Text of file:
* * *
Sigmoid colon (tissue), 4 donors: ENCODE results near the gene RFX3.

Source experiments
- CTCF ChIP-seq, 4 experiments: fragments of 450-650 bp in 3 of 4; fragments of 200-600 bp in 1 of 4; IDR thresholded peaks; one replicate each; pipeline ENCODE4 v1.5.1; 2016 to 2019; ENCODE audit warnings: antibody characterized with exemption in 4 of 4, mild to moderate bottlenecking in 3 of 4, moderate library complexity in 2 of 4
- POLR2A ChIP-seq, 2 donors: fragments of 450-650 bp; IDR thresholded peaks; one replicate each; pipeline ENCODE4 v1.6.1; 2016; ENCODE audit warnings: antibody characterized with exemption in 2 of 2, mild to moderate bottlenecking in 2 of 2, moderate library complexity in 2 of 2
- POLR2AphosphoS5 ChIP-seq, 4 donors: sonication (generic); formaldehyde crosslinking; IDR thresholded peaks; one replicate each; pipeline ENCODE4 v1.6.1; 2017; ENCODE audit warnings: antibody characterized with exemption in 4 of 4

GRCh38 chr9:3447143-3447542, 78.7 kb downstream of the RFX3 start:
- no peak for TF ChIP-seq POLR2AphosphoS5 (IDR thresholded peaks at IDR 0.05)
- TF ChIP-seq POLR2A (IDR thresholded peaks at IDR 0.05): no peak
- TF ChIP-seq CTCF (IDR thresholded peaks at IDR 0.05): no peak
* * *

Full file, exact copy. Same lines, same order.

Sigmoid colon (tissue), 4 donors: ENCODE results near the gene RFX3.

Source experiments
- CTCF ChIP-seq, 4 experiments: fragments of 450-650 bp in 3 of 4; fragments of 200-600 bp in 1 of 4; IDR thresholded peaks; one replicate each; pipeline ENCODE4 v1.5.1; 2016 to 2019; ENCODE audit warnings: antibody characterized with exemption in 4 of 4, mild to moderate bottlenecking in 3 of 4, moderate library complexity in 2 of 4
- POLR2A ChIP-seq, 2 donors: fragments of 450-650 bp; IDR thresholded peaks; one replicate each; pipeline ENCODE4 v1.6.1; 2016; ENCODE audit warnings: antibody characterized with exemption in 2 of 2, mild to moderate bottlenecking in 2 of 2, moderate library complexity in 2 of 2
- POLR2AphosphoS5 ChIP-seq, 4 donors: sonication (generic); formaldehyde crosslinking; IDR thresholded peaks; one replicate each; pipeline ENCODE4 v1.6.1; 2017; ENCODE audit warnings: antibody characterized with exemption in 4 of 4

GRCh38 chr9:3447143-3447542, 78.7 kb downstream of the RFX3 start:
- no peak for TF ChIP-seq POLR2AphosphoS5 (IDR thresholded peaks at IDR 0.05)
- TF ChIP-seq POLR2A (IDR thresholded peaks at IDR 0.05): no peak
- TF ChIP-seq CTCF (IDR thresholded peaks at IDR 0.05): no peak